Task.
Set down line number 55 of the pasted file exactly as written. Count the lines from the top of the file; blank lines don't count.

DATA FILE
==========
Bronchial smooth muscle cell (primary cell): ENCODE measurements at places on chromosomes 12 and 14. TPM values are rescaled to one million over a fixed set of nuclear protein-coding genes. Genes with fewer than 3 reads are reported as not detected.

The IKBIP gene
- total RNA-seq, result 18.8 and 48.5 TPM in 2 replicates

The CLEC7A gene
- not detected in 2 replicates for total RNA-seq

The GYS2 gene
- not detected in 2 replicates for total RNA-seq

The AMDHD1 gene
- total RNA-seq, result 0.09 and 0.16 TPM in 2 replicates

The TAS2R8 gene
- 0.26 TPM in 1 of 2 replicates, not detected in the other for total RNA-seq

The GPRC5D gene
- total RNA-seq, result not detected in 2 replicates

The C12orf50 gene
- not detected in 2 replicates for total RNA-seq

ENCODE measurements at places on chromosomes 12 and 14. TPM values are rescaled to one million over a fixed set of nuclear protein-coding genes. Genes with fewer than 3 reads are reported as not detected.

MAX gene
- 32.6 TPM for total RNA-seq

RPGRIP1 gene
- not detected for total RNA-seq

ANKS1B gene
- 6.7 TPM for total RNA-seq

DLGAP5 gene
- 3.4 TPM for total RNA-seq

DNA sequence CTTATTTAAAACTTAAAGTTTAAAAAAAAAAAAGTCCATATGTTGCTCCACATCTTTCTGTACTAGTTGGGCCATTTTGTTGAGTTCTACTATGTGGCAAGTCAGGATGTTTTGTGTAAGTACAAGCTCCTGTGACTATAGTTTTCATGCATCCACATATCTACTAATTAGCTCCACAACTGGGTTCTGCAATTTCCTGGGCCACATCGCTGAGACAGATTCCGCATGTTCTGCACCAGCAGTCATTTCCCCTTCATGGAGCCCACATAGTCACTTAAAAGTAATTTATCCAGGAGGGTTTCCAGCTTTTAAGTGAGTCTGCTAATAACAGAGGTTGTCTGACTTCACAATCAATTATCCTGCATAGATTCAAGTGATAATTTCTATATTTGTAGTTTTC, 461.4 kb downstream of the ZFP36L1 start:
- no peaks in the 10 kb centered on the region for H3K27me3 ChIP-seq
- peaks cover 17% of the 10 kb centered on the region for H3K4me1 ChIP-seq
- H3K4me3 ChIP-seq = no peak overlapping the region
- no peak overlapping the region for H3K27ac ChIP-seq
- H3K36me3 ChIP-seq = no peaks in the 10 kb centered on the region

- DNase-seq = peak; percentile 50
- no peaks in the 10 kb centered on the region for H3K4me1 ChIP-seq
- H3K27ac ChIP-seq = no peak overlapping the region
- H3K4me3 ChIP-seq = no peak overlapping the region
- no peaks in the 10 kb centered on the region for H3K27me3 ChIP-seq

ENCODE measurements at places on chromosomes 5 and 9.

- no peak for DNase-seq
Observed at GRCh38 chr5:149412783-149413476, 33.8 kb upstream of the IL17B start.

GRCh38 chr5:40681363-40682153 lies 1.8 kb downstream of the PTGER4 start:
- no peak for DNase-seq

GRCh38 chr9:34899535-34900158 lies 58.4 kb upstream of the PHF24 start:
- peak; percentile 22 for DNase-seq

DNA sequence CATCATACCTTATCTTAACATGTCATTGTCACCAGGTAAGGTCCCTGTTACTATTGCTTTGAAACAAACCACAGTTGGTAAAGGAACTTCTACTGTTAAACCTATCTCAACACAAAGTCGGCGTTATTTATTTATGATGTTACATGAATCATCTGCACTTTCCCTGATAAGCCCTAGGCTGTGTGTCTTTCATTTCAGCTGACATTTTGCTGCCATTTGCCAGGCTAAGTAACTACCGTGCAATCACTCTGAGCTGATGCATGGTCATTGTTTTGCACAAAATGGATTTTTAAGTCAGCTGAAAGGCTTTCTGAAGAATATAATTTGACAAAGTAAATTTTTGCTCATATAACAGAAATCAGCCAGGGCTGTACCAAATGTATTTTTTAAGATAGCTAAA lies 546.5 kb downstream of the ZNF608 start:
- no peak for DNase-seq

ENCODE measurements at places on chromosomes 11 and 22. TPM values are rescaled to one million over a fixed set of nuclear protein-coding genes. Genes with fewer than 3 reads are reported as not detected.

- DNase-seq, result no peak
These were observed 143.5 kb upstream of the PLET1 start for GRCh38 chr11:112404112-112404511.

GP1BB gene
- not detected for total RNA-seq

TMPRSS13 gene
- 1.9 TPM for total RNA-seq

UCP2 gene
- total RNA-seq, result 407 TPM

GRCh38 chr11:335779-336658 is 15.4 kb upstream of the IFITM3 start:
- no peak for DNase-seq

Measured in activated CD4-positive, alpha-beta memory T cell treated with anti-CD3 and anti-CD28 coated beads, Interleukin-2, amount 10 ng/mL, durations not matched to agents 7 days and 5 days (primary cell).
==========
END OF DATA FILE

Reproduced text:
- no peak for DNase-seq